I can personally attest to the pressing local road needs that Henry County Chairwoman Mathis is focused in on in Henry County, but I can also attest to the severe and pressing needs for a commuter rail line connecting Atlanta with the South Metro suburbs and even Middle Georgia to relieve the crushing peak-hour traffic on I-75 and Hwy 19-41 having personally been stuck in heavy rush hour traffic and even heavy off-rush hour traffic on both of those major roads.Report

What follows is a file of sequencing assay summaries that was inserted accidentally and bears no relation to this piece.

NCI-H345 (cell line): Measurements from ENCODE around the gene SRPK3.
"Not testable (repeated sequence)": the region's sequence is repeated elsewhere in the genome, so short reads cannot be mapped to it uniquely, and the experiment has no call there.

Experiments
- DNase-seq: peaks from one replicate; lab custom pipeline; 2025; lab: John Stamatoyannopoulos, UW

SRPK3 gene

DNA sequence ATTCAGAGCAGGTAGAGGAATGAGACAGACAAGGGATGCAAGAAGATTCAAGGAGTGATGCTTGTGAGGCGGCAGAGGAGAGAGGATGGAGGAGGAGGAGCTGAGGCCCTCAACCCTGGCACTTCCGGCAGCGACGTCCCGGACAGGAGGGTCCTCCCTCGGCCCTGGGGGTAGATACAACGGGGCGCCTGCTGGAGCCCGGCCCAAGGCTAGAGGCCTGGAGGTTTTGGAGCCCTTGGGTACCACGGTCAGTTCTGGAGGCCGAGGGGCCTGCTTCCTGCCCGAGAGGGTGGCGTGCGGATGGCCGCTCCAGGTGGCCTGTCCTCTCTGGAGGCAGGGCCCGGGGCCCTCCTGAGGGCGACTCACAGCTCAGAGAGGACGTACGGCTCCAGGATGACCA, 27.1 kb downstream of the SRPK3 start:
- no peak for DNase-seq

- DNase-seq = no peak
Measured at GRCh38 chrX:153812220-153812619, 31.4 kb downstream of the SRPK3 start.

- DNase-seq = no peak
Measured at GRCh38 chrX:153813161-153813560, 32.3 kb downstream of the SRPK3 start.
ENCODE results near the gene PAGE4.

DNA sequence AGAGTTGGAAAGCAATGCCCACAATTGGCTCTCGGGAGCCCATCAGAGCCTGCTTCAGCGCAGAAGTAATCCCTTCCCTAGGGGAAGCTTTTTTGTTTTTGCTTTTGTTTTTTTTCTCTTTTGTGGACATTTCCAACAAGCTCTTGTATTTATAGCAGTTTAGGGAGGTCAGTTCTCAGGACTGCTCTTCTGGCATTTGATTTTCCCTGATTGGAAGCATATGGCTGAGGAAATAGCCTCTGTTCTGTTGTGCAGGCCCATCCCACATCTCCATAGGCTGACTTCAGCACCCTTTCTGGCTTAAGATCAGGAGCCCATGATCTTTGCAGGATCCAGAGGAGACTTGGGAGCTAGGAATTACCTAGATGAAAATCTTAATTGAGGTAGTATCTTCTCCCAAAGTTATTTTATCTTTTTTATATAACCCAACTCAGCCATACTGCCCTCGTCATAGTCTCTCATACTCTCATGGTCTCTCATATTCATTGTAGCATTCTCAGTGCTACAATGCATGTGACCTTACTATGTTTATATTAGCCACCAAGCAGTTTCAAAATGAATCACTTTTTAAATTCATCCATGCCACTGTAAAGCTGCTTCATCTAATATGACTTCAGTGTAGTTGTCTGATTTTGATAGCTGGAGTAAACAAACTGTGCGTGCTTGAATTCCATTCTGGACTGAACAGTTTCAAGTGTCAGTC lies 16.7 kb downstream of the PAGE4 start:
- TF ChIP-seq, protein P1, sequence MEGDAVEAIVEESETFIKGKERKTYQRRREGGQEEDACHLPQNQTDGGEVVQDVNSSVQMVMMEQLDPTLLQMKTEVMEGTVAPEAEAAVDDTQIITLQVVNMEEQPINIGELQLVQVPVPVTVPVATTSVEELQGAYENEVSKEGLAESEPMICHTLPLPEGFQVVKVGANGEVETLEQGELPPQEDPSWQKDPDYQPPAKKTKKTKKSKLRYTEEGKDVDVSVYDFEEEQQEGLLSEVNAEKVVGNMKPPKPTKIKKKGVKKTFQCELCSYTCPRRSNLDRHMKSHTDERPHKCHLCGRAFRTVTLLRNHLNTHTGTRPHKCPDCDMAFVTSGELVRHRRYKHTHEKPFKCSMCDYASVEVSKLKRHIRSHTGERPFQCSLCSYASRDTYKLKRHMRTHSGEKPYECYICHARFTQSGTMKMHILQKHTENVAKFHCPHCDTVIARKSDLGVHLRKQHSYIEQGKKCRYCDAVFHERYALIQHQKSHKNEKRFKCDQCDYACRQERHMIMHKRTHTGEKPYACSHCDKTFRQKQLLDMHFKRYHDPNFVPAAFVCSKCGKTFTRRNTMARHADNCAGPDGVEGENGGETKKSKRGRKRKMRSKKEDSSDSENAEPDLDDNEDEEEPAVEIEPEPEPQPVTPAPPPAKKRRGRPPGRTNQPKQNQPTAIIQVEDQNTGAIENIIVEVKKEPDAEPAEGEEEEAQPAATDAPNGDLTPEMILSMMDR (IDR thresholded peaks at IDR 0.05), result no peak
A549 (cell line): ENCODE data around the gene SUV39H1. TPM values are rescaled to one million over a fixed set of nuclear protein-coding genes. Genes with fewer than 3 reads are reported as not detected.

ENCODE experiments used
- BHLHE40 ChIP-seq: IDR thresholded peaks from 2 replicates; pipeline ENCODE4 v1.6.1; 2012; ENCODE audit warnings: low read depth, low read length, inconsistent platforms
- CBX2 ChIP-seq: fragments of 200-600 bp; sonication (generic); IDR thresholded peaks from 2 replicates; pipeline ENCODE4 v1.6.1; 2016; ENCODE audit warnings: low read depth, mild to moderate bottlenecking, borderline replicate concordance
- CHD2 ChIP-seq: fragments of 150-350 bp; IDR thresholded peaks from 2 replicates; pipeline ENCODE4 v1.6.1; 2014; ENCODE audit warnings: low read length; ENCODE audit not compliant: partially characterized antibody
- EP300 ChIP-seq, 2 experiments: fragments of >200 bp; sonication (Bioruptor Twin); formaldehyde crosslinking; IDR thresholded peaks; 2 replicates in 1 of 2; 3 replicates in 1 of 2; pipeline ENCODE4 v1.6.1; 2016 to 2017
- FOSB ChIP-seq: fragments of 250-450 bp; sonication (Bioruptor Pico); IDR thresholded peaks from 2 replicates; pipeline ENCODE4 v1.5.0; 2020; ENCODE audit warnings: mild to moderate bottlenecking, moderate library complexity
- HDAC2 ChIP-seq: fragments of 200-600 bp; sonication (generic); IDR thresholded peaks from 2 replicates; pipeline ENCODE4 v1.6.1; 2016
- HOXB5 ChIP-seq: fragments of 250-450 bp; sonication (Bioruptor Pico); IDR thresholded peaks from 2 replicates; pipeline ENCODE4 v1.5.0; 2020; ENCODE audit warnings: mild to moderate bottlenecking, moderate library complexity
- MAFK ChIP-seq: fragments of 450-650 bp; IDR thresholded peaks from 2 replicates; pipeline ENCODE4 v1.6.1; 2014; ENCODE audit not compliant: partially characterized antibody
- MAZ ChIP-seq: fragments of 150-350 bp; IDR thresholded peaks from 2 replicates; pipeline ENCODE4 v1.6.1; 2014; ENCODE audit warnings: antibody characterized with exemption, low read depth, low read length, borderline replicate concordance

Reply
  2. MKG says:

    I would agree with you. Traffic east of Atlanta is a problem too. It’s pretty pathetic that ARC is more interested in building more roads than mass transit. The South is very backwards when it comes to fulfilling transportation needs. We need mass-transit to stimulate growth and to create more jobs. Why is it also that the southern and eastern metro counties are always left out of important commuter projects? ARC doesn’t realize that most of the ridership of mass-transit comes from Metro residents living east and south of Atlanta. Traffic issues in Metro Atlanta will NOT go away unless rail is provided equally in all parts of the metro period.Report

    Reply